Whatever it is you do for fun and profit, you can think about how you might want do it in an isolated, necessarily self-sufficient, small-village environment.

You will need to generate electrical power, recycle water, and dispose of, or reuse, solid waste. These are all things we need to do, and need to do better, on Earth.

Preventing and treating disease will use different strategies, not so dependent on massive pharmaceutical manufacturing operations. Imports will be impossibly expensive.

If you are a grower, you might want to experiment with controlled environment agriculture (greenhouse hydroponics or aquaponics) to bring local produce to market out of season. If nothing else, that will increase your personal self-sufficiency, but you may also profit by it.

If you love nature, you're in luck. Real space colonies will be delicately balanced ecosystems (like Biosphere 2), not orbiting inner cities like Deep Space Nine. By thinking like a space colony engineer, an earthbound interior designer can create spaces that damp out noise, absorb toxins from the air, make oxygen, and calm the nerves.

Teachers advocating space-themed education usually find themselves alone in their school districts. Lonely though it may be, this is an opportunity to excel.

Examples of projects:

Play. Wear Starfleet uniforms to a Renaissance Faire.

Next time you do a campout, make it an "away mission" on an alien world.

Buy your kid a model rocket.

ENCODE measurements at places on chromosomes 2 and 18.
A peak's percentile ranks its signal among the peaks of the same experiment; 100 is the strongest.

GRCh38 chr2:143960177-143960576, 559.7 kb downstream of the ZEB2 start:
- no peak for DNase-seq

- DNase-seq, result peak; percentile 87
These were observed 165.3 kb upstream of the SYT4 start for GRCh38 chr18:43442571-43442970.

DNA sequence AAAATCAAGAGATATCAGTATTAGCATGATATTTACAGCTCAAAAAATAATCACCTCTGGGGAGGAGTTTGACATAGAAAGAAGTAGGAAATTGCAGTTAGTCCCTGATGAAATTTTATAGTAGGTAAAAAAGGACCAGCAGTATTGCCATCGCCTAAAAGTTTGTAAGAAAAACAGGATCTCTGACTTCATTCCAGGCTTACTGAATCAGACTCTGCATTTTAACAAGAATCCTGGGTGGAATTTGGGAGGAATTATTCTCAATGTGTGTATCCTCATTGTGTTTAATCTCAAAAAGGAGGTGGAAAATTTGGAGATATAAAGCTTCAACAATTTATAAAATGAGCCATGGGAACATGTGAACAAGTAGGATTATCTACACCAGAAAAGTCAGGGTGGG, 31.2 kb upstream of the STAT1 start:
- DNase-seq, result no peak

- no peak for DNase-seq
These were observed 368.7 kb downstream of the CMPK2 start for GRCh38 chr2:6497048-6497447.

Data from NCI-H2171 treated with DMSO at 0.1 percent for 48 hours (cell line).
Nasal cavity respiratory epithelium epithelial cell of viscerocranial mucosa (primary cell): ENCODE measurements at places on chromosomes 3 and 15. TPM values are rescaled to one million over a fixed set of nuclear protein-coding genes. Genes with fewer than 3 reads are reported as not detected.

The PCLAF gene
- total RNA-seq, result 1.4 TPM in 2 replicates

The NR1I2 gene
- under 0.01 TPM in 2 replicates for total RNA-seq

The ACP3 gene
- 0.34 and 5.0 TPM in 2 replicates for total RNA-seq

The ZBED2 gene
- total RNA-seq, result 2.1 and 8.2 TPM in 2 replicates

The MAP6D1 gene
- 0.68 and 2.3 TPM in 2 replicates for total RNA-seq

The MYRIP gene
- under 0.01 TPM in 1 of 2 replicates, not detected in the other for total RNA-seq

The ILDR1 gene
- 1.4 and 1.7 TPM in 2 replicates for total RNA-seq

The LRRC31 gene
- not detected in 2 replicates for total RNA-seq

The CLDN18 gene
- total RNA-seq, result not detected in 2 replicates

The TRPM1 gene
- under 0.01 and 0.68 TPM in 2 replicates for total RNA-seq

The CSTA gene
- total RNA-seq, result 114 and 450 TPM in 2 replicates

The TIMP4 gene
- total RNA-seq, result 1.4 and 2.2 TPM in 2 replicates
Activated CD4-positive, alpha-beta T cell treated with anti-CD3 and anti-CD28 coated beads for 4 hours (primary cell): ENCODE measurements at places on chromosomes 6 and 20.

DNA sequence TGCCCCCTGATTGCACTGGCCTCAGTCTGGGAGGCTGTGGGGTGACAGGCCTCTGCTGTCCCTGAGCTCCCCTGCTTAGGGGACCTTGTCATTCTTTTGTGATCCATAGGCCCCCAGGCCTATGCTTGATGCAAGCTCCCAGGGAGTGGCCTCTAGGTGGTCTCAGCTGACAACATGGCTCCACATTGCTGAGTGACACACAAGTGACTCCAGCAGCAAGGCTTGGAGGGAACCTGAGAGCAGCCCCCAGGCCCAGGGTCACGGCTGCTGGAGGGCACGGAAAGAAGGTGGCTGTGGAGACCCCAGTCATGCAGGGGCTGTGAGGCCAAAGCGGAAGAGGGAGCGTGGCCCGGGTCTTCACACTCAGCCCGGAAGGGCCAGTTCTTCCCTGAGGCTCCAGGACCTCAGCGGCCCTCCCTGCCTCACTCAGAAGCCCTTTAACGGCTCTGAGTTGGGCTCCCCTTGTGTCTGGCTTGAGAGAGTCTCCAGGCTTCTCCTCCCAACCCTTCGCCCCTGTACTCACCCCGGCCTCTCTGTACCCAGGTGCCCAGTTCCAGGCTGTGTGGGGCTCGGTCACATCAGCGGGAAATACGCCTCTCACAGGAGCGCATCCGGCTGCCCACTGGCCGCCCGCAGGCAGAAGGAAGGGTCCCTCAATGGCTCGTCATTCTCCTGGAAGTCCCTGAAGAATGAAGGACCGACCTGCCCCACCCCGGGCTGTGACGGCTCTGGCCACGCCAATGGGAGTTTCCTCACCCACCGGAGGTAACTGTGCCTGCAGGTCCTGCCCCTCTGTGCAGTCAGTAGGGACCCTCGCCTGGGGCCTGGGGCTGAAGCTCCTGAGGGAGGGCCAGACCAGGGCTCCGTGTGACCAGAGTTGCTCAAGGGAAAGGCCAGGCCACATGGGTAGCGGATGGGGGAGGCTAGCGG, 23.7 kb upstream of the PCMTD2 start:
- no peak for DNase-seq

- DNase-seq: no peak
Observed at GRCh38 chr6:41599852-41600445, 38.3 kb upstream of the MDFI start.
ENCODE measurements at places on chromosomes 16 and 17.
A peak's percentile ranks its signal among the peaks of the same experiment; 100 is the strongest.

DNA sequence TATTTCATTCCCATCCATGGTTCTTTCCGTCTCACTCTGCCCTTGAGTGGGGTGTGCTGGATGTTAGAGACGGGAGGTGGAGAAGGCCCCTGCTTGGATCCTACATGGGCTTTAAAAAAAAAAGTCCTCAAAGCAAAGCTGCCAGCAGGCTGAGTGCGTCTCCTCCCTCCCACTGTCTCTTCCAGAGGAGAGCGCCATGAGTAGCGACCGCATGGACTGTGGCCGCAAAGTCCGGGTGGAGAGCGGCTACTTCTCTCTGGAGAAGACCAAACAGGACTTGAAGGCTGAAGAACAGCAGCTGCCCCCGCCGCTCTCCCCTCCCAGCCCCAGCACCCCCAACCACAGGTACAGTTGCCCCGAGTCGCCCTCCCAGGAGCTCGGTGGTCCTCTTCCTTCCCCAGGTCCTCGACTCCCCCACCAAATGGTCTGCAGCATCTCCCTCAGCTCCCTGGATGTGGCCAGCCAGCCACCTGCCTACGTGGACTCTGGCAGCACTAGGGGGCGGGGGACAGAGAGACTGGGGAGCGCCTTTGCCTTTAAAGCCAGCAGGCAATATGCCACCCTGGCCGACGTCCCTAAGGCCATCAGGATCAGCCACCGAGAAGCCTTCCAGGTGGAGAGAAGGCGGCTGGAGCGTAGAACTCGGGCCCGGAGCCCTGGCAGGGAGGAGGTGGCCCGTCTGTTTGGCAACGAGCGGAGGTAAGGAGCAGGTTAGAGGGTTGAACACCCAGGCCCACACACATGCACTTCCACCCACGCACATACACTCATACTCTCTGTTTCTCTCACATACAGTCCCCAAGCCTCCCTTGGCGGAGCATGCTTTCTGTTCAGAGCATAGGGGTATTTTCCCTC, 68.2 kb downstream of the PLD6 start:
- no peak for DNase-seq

Cast your dollar vote. There's nothing like it to get the attention of those grand and inspired leaders who would rush to the vanguard for the purpose of leading, though they know not where. If it's a space flick, see it. If it's a book about space, buy it. Skip football and watch Star Trek instead. Send your kids to Space Camp.

Why are we doing this again?

We are doing this because our children are bombarded daily with news of famine, plagues, wars, riots, ecological ruin, and insane acts of individual malice. They are assured of a declining standard of living and restricted choices in return for more effort and greater sacrifice. They are fully aware that our social tinkering is a flop and our system of justice is a joke. And when the authors of this breathtaking blueprint ask that their laws be obeyed, their values cherished, their institutions perpetuated, and their persons respected, is it any wonder that the boys in the 'hood say "WHAT?"

We, the grownups, had better give our kids something to look forward to. It had better offer more, not less. It had better promise adventure. It had better guarantee excitement. And it had better do it within the framework of the values we claim to cherish, because if it doesn't, our children will surely seek those things outside that framework, and at our expense. A frontier is what they need. The only credible frontier is straight up. And if high frontiersmanship sounds difficult, dangerous, and expensive, that's too bad. As Captain Kirk used to say in such circumstances (Star Trek, "Piece of the Action"), "That's the contract, if you want a piece of the action."